The “Expert” Friend
After taking a “15”, you get back on the sales floor and notice two customers standing together in your department. One of the customers seems glossy eyed and anxious; the other appears cold and reserved. While helping the customers so you thought you notice that the anxious customer is the only one talking- WAIT FOR IT… the other customer will open up like a flood gate in just a moment.
What you have failed to realize is that you’ve only been helping one customer; the other is just an “Expert” Friend. Technically, the “Expert” Friend isn’t really a customer but is definitely annoying. He believes that he’s learned more about your profession in his free time; than you’ve learned working at the store. His hobby trumps your occupation. He is completely misguided but you won’t be able to prove this to the customer well, you shouldn’t. To the customer, the “Expert” Friend knows all the inside information about your field, he can weed through all of the sales BS, and knows all the best deals. The “Expert” Friend is annoying in person but is even more annoying when phoned in. When this happens, you’re expected to stop everything that you’re doing in store and talk to him via the customer’s personal cell phone. He is egotistical, cocky, and completely full of it. Saying a few technical terms will make him uncomfortable and render him helpless.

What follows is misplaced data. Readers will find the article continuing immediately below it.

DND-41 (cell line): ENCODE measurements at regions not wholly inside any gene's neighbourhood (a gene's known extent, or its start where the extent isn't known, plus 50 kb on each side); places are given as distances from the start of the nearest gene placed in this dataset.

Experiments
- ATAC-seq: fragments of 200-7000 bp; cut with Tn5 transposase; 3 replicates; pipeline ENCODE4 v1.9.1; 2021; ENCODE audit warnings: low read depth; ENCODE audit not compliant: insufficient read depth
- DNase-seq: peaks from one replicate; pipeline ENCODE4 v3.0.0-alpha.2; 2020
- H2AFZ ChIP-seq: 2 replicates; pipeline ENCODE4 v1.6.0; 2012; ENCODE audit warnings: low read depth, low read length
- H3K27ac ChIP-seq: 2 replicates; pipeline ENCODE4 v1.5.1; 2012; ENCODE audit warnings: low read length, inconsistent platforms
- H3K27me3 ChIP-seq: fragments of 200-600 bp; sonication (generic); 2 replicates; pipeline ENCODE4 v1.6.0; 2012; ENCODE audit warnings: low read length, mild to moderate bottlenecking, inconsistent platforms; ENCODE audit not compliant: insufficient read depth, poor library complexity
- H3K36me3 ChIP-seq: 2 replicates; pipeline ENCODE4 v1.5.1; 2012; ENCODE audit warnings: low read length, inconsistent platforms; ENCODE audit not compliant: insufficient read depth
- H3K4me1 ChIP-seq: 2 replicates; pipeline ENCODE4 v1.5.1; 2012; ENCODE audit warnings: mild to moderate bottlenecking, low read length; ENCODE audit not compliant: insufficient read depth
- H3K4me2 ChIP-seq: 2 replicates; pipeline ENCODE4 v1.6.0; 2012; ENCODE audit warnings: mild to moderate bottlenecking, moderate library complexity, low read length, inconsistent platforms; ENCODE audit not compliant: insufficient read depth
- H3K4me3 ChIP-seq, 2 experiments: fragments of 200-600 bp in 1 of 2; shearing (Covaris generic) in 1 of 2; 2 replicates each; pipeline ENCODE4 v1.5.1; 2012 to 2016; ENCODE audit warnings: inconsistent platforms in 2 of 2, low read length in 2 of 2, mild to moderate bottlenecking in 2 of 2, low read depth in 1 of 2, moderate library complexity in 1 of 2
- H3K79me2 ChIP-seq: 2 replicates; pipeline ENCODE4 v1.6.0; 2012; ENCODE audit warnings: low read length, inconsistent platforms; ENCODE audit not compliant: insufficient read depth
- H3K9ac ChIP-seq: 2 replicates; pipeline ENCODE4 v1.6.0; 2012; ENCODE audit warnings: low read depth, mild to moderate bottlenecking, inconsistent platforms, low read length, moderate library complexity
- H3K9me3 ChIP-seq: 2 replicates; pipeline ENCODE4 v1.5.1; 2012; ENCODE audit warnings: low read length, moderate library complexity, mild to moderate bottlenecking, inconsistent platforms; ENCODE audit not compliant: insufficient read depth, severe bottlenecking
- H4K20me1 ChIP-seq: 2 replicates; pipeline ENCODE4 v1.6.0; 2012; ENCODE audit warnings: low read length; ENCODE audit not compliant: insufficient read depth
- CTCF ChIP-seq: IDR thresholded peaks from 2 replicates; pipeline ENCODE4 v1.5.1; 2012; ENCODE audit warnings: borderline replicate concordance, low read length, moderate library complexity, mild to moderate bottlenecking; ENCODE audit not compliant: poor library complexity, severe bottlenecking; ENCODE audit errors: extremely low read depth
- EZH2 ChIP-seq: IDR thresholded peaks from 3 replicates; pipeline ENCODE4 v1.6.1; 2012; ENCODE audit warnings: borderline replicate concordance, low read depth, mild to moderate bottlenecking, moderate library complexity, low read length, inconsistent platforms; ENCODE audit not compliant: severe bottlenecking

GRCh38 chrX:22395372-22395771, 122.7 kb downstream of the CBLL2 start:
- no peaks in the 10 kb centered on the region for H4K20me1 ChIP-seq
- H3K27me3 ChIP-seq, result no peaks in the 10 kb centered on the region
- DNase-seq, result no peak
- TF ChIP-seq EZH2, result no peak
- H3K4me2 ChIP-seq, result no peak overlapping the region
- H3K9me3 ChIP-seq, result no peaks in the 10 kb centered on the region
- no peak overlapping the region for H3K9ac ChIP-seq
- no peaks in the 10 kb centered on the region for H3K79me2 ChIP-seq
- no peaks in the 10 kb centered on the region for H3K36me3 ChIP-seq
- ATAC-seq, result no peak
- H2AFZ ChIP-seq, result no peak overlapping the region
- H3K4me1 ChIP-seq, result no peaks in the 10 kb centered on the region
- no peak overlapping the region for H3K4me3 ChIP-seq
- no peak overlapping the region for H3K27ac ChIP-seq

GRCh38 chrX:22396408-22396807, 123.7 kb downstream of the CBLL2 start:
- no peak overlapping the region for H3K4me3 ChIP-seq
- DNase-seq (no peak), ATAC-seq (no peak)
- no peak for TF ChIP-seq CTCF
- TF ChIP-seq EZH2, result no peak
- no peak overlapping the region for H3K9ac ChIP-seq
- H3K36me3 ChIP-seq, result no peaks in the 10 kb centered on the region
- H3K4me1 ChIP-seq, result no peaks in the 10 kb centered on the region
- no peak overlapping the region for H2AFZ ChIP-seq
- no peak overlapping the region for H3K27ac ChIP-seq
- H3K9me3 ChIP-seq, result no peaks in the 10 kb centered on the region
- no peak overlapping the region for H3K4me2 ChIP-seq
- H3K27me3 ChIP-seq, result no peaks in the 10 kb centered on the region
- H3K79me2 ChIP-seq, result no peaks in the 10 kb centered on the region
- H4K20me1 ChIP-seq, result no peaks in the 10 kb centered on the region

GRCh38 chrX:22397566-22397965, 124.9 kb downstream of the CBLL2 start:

The Late Lingerer